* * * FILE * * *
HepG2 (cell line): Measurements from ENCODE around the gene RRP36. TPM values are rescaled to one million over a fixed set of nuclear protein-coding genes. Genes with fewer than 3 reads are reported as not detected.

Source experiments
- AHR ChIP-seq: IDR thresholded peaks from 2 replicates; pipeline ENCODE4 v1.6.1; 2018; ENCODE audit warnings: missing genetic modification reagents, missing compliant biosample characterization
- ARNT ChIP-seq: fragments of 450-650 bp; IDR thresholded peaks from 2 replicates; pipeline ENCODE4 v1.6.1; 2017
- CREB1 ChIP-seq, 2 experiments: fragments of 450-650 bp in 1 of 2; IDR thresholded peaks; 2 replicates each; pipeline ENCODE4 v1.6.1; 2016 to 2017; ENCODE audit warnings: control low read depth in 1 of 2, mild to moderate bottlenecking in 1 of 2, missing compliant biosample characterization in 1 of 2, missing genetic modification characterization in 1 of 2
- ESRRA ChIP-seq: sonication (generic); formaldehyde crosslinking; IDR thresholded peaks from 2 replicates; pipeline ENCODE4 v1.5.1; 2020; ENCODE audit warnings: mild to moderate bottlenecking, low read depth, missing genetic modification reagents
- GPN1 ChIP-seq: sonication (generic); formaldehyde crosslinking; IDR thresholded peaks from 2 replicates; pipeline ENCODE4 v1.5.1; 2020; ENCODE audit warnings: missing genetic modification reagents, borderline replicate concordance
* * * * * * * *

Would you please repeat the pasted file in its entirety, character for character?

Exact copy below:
HepG2 (cell line): Measurements from ENCODE around the gene RRP36. TPM values are rescaled to one million over a fixed set of nuclear protein-coding genes. Genes with fewer than 3 reads are reported as not detected.

Source experiments
- AHR ChIP-seq: IDR thresholded peaks from 2 replicates; pipeline ENCODE4 v1.6.1; 2018; ENCODE audit warnings: missing genetic modification reagents, missing compliant biosample characterization
- ARNT ChIP-seq: fragments of 450-650 bp; IDR thresholded peaks from 2 replicates; pipeline ENCODE4 v1.6.1; 2017
- CREB1 ChIP-seq, 2 experiments: fragments of 450-650 bp in 1 of 2; IDR thresholded peaks; 2 replicates each; pipeline ENCODE4 v1.6.1; 2016 to 2017; ENCODE audit warnings: control low read depth in 1 of 2, mild to moderate bottlenecking in 1 of 2, missing compliant biosample characterization in 1 of 2, missing genetic modification characterization in 1 of 2
- ESRRA ChIP-seq: sonication (generic); formaldehyde crosslinking; IDR thresholded peaks from 2 replicates; pipeline ENCODE4 v1.5.1; 2020; ENCODE audit warnings: mild to moderate bottlenecking, low read depth, missing genetic modification reagents
- GPN1 ChIP-seq: sonication (generic); formaldehyde crosslinking; IDR thresholded peaks from 2 replicates; pipeline ENCODE4 v1.5.1; 2020; ENCODE audit warnings: missing genetic modification reagents, borderline replicate concordance